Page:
Rebecca E. Haling1, Lawrie K. Brown2, Adam Stefanski1, Daniel R. Kidd3, Megan H. Ryan3, Graeme A. Sandral4, Phillip G.H. Nichols3,5, Timothy S. George2, Hans Lambers3, Richard J. Simpson1
1 CSIRO Agriculture, GPO Box 1700, Acton, ACT, 2601. email@example.com
2 The James Hutton Institute, Invergowrie, Dundee DD2 5DA, UK.
3 The University of Western Australia, School of Plant Biology & Institute of Agriculture, Crawley, WA, 6009.
4 Department of Primary Industries, Wagga Wagga Agricultural Institute, Pine Gully Road, Wagga Wagga, NSW, 2650.
5 Department of Agriculture and Food Western Australia, 3 Baron-Hay Court, South Perth, WA, 6151.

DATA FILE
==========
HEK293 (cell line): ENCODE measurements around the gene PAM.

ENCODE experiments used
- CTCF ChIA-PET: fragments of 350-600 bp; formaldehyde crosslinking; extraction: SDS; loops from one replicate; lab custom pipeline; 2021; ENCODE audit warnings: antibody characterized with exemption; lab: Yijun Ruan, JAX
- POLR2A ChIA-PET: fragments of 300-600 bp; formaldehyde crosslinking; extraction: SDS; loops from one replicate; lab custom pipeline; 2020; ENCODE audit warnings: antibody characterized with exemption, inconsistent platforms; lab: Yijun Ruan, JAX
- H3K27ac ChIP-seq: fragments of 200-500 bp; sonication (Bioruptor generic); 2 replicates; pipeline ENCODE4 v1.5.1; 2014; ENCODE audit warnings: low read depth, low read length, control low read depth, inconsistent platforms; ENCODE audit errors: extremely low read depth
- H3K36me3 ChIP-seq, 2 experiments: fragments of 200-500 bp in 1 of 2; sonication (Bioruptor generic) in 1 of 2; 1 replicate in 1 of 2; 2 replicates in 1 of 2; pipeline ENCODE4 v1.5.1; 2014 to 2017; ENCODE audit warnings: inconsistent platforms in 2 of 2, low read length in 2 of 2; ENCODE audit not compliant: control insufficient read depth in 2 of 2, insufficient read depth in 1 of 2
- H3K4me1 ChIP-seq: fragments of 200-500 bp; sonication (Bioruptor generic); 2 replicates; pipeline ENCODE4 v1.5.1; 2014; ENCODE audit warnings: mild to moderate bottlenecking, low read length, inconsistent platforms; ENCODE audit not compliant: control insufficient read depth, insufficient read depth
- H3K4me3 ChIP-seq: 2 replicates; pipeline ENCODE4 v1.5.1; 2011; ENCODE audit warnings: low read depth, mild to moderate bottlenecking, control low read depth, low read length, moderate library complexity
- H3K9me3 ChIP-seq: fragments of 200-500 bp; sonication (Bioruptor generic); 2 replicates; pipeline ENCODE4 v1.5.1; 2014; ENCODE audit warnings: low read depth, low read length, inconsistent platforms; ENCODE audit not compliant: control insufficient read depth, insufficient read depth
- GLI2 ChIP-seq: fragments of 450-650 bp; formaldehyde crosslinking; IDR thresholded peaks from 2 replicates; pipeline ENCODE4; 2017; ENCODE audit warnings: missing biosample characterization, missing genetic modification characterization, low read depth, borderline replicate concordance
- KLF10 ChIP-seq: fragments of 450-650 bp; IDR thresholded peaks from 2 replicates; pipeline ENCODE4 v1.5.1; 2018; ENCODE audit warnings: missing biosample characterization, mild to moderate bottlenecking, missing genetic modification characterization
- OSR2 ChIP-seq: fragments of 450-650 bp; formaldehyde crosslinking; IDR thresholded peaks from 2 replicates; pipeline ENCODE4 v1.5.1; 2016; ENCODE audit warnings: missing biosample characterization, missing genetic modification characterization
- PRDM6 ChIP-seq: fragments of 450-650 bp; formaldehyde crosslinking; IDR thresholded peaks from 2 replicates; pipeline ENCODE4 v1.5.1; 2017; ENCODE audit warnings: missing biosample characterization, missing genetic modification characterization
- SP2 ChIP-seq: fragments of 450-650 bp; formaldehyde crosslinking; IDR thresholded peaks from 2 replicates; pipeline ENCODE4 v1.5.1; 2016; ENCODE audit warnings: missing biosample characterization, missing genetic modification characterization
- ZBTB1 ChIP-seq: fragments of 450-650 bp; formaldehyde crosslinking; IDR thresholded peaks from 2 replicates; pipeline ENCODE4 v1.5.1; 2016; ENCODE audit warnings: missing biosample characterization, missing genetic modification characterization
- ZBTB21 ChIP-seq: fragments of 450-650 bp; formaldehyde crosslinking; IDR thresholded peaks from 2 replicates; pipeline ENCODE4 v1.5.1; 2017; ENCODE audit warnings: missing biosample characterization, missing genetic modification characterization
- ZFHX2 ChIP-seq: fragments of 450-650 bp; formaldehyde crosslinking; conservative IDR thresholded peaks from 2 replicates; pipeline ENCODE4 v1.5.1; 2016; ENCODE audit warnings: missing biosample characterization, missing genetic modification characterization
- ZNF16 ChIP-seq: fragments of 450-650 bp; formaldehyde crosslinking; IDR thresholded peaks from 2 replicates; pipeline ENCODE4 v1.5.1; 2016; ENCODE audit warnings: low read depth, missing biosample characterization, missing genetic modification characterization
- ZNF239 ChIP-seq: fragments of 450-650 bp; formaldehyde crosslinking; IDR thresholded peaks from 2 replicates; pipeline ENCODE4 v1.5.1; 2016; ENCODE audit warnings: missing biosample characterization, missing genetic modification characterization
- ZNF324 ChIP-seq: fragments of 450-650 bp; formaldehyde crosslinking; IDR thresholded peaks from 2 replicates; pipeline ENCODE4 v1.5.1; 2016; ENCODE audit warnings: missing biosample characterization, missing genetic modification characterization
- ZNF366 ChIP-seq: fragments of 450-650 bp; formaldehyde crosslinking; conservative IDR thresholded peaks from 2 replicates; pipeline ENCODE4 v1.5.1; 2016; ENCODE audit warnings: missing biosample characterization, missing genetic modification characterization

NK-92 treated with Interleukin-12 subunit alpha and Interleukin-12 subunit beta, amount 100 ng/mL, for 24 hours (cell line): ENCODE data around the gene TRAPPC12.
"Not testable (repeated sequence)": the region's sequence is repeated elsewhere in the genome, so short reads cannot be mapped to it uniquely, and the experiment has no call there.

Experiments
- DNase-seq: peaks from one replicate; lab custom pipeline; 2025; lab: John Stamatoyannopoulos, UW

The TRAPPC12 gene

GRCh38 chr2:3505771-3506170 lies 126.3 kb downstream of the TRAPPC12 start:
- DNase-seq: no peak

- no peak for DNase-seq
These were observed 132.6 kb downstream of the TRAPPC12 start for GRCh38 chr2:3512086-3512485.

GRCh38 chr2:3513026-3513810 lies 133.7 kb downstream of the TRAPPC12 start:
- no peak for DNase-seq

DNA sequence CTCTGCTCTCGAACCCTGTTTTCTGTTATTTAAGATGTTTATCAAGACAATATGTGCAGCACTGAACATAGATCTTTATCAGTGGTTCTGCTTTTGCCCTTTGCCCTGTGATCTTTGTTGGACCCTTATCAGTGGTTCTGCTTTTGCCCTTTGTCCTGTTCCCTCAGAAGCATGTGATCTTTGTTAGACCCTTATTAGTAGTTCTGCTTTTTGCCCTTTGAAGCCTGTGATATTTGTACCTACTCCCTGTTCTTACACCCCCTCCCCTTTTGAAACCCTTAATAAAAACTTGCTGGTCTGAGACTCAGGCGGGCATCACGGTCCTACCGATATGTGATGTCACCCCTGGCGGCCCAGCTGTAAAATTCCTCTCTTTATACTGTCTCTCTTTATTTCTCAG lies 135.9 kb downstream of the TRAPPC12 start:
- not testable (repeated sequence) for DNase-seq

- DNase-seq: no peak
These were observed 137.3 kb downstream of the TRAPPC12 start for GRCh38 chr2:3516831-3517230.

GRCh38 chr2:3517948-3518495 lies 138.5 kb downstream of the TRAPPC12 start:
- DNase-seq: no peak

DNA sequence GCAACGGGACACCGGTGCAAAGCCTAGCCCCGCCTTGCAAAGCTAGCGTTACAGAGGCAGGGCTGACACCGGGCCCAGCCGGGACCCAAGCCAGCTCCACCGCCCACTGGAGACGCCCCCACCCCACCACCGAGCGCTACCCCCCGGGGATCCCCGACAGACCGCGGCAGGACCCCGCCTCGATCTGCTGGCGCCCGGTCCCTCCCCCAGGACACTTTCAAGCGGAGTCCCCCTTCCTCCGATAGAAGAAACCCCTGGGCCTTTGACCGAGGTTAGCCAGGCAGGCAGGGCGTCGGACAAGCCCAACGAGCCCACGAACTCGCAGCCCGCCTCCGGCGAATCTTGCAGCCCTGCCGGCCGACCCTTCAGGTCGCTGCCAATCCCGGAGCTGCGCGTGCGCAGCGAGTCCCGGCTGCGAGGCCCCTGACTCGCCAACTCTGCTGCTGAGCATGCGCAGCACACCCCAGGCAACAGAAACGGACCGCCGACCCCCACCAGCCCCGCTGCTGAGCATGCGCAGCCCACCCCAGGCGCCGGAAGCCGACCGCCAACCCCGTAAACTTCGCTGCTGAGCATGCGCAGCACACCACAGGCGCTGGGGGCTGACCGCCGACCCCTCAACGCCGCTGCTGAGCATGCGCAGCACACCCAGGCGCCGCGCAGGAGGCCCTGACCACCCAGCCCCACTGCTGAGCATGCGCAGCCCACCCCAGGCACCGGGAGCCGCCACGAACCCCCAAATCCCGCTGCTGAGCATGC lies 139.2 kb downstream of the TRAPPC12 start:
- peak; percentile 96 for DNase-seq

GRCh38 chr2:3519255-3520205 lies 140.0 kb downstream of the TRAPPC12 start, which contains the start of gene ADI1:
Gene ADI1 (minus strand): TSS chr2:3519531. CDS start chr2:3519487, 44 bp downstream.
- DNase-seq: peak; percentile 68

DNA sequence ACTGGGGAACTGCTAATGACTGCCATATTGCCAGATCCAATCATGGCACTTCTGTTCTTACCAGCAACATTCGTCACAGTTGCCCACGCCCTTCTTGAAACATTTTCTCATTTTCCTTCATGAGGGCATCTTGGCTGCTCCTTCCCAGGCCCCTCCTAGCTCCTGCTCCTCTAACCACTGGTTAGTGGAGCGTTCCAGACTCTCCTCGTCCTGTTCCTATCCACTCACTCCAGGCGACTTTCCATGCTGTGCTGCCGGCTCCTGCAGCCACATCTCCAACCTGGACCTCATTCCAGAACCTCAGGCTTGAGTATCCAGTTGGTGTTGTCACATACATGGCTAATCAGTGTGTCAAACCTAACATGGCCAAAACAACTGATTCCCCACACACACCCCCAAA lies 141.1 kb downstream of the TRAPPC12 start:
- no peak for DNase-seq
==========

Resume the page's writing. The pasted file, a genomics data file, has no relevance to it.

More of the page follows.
Subterranean clover has a requirement for relatively high soil P fertility to achieve high yields. However, some other pasture legumes can yield as well as subterranean clover with less applied P as a consequence of having roots that can explore soil more effectively. The aim of this work was: (i) to determine whether there is variation in yield among cultivars of subterranean clover when grown in low-P soil, and (ii) to determine the root morphology traits underpinning this variation. Thirty cultivars of subterranean clover were grown at an intermediate and high level of soil P availability in a pot experiment. The cultivars had similar shoot yields in the high-P soil, but varied two-fold in shoot yield at the intermediate level of P supply. In a further experiment, the root morphology acclimation of five of these cultivars was assessed in response to seven rates of soil P availability. Cultivars that had a combination of high root length density and high specific root length were able to maintain higher soil exploration at lower concentrations of available P. They acquired more P from low-P soil and yielded better than the cultivars with roots poorer at nutrient foraging. The results indicate that there is significant intra-specific variation in P-acquisition efficiency among subterranean clover cultivars and this is potentially useful for improving pasture yields in marginally P-deficient soils.